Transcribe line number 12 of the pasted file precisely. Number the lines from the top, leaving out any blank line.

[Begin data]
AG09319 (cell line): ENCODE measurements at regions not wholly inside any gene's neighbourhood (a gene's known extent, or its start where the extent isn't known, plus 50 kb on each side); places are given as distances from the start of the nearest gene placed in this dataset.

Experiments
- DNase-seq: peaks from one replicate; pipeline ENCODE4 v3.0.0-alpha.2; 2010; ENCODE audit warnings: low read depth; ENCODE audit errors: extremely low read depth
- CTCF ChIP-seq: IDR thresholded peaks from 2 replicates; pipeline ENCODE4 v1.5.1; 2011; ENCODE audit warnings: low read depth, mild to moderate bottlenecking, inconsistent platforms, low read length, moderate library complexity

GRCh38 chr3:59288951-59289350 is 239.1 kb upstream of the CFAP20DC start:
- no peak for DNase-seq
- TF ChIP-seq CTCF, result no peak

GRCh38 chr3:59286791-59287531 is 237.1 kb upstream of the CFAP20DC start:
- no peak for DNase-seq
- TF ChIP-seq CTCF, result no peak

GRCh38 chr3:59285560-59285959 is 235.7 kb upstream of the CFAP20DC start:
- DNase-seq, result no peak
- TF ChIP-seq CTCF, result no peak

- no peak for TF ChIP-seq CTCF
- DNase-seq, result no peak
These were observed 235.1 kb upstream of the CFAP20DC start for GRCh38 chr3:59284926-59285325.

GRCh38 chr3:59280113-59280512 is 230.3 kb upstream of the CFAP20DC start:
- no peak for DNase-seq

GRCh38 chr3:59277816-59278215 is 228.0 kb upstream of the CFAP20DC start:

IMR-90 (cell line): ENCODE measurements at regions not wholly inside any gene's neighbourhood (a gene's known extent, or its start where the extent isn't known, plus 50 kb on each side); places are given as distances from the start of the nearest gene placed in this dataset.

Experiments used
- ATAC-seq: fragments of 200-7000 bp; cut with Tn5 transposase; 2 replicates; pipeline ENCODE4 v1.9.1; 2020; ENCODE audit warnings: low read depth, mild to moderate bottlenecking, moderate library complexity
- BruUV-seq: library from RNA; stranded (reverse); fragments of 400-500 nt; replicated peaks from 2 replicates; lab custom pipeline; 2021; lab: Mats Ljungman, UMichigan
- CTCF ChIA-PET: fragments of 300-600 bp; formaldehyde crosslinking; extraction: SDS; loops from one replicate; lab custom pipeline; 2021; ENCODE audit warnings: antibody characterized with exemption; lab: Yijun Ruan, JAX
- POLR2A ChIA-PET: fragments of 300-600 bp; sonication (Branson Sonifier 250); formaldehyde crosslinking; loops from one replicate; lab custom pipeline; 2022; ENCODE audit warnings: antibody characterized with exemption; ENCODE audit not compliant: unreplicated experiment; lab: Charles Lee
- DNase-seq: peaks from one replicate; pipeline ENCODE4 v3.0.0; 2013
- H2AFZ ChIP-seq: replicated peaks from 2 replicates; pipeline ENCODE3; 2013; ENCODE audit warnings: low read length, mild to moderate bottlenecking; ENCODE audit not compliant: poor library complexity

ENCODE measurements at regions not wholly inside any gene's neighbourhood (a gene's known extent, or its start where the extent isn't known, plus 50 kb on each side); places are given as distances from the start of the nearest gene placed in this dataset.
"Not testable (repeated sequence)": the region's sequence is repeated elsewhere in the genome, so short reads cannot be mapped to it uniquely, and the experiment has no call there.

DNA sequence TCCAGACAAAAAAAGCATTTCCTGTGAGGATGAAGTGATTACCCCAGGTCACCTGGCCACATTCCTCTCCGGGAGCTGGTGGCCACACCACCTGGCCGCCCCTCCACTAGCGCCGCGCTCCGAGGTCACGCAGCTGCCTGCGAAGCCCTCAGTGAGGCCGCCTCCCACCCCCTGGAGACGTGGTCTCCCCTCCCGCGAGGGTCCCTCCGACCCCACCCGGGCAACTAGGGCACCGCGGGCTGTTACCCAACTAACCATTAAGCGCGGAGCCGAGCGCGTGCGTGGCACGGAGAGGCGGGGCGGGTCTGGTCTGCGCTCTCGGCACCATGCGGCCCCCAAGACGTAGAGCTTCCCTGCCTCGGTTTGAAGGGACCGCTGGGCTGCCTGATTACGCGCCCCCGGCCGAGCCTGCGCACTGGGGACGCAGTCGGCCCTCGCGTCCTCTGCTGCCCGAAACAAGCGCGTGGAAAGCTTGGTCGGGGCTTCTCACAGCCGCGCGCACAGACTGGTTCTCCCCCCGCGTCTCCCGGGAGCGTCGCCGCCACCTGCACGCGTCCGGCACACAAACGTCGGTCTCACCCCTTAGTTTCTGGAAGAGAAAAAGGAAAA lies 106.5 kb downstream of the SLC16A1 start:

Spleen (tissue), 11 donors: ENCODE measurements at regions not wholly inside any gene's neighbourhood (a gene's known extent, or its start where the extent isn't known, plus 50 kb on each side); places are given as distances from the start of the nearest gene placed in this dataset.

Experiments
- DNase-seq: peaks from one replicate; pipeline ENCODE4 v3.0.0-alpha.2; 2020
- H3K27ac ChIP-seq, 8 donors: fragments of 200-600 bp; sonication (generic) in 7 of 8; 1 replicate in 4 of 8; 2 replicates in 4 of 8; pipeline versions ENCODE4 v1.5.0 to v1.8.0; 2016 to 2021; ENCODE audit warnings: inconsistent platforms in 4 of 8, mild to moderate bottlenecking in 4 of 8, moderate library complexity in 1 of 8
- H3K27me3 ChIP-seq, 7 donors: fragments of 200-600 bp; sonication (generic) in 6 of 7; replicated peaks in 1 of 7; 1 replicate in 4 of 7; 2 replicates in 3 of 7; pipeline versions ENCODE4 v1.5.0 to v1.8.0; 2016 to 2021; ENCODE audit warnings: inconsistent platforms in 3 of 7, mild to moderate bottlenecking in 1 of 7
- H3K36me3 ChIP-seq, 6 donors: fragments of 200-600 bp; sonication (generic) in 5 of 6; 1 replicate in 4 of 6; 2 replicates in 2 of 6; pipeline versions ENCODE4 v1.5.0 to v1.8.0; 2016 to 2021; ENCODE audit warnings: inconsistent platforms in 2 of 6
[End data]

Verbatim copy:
- DNase-seq, result no peak